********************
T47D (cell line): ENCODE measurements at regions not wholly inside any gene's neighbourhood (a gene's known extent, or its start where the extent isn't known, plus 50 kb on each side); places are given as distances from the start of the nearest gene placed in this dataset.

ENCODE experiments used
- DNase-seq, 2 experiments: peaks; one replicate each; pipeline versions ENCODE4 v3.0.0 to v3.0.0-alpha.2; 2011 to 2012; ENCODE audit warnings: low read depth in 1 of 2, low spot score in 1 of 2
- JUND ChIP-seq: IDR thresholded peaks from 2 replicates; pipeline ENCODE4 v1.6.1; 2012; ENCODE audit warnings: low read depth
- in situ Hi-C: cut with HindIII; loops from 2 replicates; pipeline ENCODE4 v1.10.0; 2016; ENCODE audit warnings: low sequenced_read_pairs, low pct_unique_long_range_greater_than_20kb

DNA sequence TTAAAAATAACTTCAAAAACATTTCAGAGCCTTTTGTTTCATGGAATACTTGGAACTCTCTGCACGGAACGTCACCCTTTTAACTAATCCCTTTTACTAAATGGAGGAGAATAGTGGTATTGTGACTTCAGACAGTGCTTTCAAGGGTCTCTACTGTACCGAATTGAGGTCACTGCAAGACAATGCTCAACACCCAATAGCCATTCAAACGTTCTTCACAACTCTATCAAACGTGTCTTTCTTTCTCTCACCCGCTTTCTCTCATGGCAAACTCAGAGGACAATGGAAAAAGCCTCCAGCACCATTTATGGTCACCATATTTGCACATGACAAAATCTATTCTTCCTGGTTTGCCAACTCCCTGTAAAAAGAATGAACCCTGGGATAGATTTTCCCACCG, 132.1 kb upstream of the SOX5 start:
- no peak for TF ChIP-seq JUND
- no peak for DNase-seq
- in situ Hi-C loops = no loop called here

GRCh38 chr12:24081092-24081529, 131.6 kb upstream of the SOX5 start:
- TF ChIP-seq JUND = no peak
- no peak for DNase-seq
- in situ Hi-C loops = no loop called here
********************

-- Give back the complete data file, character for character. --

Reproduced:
T47D (cell line): ENCODE measurements at regions not wholly inside any gene's neighbourhood (a gene's known extent, or its start where the extent isn't known, plus 50 kb on each side); places are given as distances from the start of the nearest gene placed in this dataset.

ENCODE experiments used
- DNase-seq, 2 experiments: peaks; one replicate each; pipeline versions ENCODE4 v3.0.0 to v3.0.0-alpha.2; 2011 to 2012; ENCODE audit warnings: low read depth in 1 of 2, low spot score in 1 of 2
- JUND ChIP-seq: IDR thresholded peaks from 2 replicates; pipeline ENCODE4 v1.6.1; 2012; ENCODE audit warnings: low read depth
- in situ Hi-C: cut with HindIII; loops from 2 replicates; pipeline ENCODE4 v1.10.0; 2016; ENCODE audit warnings: low sequenced_read_pairs, low pct_unique_long_range_greater_than_20kb

DNA sequence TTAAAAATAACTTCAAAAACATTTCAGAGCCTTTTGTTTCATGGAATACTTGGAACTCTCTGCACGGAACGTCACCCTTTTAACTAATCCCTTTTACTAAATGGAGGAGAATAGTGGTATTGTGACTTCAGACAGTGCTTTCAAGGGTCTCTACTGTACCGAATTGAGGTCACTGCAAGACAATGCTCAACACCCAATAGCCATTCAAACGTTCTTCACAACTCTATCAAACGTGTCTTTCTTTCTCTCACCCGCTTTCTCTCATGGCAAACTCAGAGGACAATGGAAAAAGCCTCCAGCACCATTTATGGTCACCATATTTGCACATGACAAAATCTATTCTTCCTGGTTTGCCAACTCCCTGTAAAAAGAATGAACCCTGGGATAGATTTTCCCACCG, 132.1 kb upstream of the SOX5 start:
- no peak for TF ChIP-seq JUND
- no peak for DNase-seq
- in situ Hi-C loops = no loop called here

GRCh38 chr12:24081092-24081529, 131.6 kb upstream of the SOX5 start:
- TF ChIP-seq JUND = no peak
- no peak for DNase-seq
- in situ Hi-C loops = no loop called here